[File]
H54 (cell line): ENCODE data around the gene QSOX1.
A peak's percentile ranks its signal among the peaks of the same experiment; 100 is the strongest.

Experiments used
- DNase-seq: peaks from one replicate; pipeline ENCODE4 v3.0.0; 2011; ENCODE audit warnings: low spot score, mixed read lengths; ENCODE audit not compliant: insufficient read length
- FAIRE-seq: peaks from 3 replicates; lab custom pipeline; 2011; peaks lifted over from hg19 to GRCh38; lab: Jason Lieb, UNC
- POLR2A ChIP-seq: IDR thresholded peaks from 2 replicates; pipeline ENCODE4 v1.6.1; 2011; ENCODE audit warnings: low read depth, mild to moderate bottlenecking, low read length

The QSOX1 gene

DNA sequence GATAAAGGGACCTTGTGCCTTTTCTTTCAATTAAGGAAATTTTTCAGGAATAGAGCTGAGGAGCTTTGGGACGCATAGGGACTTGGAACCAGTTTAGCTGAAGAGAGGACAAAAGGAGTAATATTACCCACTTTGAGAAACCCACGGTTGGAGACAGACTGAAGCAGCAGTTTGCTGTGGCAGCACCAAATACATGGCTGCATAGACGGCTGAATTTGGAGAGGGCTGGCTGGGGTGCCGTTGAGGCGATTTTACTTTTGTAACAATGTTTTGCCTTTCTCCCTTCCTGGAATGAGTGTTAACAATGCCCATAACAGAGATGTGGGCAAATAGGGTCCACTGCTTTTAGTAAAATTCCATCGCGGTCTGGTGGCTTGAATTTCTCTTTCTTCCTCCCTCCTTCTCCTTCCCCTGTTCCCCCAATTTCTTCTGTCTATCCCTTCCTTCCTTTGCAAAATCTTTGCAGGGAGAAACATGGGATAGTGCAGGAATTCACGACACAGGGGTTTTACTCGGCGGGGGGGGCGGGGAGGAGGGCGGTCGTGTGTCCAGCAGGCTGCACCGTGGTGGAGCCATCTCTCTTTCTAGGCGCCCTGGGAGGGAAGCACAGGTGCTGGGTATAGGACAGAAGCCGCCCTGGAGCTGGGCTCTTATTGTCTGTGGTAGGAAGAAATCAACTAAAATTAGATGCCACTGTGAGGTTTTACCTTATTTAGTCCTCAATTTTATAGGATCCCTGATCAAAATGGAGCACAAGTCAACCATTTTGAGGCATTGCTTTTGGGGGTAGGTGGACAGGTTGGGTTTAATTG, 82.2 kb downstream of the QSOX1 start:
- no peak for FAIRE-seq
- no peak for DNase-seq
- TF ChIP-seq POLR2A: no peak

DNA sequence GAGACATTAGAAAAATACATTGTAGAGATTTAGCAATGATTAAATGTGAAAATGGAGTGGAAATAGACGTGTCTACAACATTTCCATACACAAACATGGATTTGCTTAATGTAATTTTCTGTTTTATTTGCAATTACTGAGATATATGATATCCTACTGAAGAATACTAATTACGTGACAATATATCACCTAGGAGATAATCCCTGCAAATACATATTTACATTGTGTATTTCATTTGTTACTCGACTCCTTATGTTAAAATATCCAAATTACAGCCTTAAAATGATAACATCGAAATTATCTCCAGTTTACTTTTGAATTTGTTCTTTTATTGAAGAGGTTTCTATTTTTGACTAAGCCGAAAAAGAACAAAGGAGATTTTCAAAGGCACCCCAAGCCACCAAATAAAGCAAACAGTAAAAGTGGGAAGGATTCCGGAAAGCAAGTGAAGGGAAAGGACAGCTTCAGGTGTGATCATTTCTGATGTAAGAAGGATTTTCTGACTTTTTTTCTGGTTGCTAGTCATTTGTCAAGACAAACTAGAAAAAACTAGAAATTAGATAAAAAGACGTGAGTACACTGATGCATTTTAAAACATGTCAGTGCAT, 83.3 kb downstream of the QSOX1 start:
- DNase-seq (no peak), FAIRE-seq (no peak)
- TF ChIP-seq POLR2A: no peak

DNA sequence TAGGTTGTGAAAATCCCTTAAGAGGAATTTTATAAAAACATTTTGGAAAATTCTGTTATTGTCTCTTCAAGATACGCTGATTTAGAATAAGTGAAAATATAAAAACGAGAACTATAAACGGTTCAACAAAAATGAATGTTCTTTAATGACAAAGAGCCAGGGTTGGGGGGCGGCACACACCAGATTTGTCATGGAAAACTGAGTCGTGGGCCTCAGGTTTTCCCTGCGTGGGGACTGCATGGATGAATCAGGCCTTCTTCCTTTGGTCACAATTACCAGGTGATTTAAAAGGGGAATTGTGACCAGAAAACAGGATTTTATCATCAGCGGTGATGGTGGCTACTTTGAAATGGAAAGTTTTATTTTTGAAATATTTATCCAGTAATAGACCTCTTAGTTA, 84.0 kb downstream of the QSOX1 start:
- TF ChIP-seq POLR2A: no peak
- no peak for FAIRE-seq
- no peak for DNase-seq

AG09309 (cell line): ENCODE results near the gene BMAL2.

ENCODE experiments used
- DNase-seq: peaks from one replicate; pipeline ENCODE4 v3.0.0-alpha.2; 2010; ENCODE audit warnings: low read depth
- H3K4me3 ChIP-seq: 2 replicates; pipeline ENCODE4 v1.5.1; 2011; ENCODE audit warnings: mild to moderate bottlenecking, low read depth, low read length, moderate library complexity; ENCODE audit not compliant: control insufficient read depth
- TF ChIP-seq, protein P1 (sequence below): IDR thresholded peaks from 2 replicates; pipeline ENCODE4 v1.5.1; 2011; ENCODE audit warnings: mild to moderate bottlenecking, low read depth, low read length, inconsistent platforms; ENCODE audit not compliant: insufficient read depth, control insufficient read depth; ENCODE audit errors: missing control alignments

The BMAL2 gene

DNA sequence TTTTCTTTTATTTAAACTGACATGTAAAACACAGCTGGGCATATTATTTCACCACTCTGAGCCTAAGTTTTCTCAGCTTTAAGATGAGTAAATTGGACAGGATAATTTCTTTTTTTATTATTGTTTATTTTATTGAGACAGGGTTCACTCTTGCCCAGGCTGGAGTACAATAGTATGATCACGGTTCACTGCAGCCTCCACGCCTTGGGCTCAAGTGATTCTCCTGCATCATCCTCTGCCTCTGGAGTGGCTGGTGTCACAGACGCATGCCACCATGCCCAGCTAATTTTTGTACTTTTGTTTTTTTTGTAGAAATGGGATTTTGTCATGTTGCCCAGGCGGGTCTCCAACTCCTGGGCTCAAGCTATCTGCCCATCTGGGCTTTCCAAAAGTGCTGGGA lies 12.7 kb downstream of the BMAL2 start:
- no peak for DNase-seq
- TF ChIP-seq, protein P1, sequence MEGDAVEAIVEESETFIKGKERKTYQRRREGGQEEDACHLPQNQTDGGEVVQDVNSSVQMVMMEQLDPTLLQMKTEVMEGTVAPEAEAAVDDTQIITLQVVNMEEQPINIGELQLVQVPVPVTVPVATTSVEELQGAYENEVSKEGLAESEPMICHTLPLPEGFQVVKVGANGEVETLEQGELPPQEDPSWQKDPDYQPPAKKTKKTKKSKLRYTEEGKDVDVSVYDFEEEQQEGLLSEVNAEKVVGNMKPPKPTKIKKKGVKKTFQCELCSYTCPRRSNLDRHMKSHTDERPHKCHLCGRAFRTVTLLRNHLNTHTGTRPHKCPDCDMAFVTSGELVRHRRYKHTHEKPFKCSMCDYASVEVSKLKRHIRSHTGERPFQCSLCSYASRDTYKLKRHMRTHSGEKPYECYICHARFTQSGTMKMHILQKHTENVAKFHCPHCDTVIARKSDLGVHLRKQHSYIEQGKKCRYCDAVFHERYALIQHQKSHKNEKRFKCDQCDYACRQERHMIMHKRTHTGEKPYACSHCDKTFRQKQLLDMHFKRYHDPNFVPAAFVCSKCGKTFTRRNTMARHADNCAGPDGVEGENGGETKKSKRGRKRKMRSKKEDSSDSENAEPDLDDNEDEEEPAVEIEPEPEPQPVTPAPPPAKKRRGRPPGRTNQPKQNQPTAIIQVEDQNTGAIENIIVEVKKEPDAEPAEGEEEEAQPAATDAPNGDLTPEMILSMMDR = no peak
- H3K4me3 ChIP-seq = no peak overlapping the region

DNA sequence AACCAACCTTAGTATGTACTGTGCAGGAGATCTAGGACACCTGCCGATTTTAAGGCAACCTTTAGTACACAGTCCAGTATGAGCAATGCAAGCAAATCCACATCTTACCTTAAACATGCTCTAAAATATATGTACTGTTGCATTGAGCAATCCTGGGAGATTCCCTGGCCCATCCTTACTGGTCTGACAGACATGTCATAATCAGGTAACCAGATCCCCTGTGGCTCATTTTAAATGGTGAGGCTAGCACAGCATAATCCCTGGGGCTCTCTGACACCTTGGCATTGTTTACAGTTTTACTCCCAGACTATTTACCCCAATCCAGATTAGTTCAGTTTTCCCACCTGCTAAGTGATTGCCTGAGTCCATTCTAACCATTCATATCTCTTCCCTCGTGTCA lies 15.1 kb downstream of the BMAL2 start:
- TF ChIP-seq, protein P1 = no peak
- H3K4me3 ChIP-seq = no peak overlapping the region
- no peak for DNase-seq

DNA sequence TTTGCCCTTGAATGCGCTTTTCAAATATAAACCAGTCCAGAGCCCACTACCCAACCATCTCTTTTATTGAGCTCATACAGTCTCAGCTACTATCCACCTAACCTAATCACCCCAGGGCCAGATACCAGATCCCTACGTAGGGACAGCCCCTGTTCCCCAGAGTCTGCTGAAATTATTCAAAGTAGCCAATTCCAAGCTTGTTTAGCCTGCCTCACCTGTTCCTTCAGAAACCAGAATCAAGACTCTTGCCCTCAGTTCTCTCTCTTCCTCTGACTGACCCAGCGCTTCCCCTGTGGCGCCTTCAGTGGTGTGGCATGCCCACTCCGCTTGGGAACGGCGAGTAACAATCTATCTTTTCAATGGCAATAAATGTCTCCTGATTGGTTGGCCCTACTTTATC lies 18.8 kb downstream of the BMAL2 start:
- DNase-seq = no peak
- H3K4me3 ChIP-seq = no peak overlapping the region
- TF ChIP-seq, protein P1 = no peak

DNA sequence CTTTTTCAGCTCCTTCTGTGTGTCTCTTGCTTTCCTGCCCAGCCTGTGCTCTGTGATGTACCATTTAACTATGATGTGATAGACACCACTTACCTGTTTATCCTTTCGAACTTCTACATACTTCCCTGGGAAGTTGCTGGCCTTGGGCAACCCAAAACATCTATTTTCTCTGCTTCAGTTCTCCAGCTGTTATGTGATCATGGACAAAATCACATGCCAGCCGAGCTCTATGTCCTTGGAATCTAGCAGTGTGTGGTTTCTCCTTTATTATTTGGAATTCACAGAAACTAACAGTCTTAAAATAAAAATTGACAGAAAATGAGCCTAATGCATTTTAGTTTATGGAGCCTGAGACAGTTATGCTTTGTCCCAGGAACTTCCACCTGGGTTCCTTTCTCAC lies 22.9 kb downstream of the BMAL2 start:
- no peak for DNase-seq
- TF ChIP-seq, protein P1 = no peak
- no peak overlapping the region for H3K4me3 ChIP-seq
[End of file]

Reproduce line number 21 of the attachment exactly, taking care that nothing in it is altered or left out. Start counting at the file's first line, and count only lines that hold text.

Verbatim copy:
- DNase-seq: peaks from one replicate; pipeline ENCODE4 v3.0.0-alpha.2; 2010; ENCODE audit warnings: low read depth